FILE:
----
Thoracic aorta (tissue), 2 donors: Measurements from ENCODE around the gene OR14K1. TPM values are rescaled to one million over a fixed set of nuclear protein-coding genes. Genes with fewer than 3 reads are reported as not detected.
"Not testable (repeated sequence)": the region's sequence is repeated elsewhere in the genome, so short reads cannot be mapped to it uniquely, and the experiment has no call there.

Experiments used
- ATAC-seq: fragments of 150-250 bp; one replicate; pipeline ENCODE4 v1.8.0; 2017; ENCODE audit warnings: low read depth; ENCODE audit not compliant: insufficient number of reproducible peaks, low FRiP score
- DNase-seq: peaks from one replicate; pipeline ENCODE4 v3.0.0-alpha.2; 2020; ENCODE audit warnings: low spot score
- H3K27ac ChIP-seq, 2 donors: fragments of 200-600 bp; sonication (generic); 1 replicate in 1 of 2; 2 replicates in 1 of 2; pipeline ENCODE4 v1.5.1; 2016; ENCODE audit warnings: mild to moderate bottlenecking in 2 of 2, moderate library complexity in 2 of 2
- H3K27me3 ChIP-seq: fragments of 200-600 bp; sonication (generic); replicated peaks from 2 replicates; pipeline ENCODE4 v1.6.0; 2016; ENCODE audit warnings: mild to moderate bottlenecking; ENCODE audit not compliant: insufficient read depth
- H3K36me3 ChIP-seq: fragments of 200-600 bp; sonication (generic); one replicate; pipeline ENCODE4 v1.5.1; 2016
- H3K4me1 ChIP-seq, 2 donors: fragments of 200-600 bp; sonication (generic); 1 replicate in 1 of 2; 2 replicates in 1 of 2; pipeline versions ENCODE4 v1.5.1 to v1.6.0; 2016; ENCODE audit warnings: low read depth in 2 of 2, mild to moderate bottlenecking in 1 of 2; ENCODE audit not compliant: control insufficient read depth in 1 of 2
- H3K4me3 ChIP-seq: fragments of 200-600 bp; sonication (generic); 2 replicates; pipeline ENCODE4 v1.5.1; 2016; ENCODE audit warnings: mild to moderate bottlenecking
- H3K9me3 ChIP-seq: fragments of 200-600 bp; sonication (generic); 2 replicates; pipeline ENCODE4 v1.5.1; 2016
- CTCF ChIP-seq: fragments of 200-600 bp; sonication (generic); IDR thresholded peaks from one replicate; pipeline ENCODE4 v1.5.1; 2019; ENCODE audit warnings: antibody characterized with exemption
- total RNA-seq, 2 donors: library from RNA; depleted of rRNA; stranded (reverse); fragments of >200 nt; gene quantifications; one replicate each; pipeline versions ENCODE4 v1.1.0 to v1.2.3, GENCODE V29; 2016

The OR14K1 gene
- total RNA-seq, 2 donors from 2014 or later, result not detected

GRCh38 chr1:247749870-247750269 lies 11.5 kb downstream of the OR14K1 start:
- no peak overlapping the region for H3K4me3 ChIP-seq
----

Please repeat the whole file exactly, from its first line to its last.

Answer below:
Thoracic aorta (tissue), 2 donors: Measurements from ENCODE around the gene OR14K1. TPM values are rescaled to one million over a fixed set of nuclear protein-coding genes. Genes with fewer than 3 reads are reported as not detected.
"Not testable (repeated sequence)": the region's sequence is repeated elsewhere in the genome, so short reads cannot be mapped to it uniquely, and the experiment has no call there.

Experiments used
- ATAC-seq: fragments of 150-250 bp; one replicate; pipeline ENCODE4 v1.8.0; 2017; ENCODE audit warnings: low read depth; ENCODE audit not compliant: insufficient number of reproducible peaks, low FRiP score
- DNase-seq: peaks from one replicate; pipeline ENCODE4 v3.0.0-alpha.2; 2020; ENCODE audit warnings: low spot score
- H3K27ac ChIP-seq, 2 donors: fragments of 200-600 bp; sonication (generic); 1 replicate in 1 of 2; 2 replicates in 1 of 2; pipeline ENCODE4 v1.5.1; 2016; ENCODE audit warnings: mild to moderate bottlenecking in 2 of 2, moderate library complexity in 2 of 2
- H3K27me3 ChIP-seq: fragments of 200-600 bp; sonication (generic); replicated peaks from 2 replicates; pipeline ENCODE4 v1.6.0; 2016; ENCODE audit warnings: mild to moderate bottlenecking; ENCODE audit not compliant: insufficient read depth
- H3K36me3 ChIP-seq: fragments of 200-600 bp; sonication (generic); one replicate; pipeline ENCODE4 v1.5.1; 2016
- H3K4me1 ChIP-seq, 2 donors: fragments of 200-600 bp; sonication (generic); 1 replicate in 1 of 2; 2 replicates in 1 of 2; pipeline versions ENCODE4 v1.5.1 to v1.6.0; 2016; ENCODE audit warnings: low read depth in 2 of 2, mild to moderate bottlenecking in 1 of 2; ENCODE audit not compliant: control insufficient read depth in 1 of 2
- H3K4me3 ChIP-seq: fragments of 200-600 bp; sonication (generic); 2 replicates; pipeline ENCODE4 v1.5.1; 2016; ENCODE audit warnings: mild to moderate bottlenecking
- H3K9me3 ChIP-seq: fragments of 200-600 bp; sonication (generic); 2 replicates; pipeline ENCODE4 v1.5.1; 2016
- CTCF ChIP-seq: fragments of 200-600 bp; sonication (generic); IDR thresholded peaks from one replicate; pipeline ENCODE4 v1.5.1; 2019; ENCODE audit warnings: antibody characterized with exemption
- total RNA-seq, 2 donors: library from RNA; depleted of rRNA; stranded (reverse); fragments of >200 nt; gene quantifications; one replicate each; pipeline versions ENCODE4 v1.1.0 to v1.2.3, GENCODE V29; 2016

The OR14K1 gene
- total RNA-seq, 2 donors from 2014 or later, result not detected

GRCh38 chr1:247749870-247750269 lies 11.5 kb downstream of the OR14K1 start:
- no peak overlapping the region for H3K4me3 ChIP-seq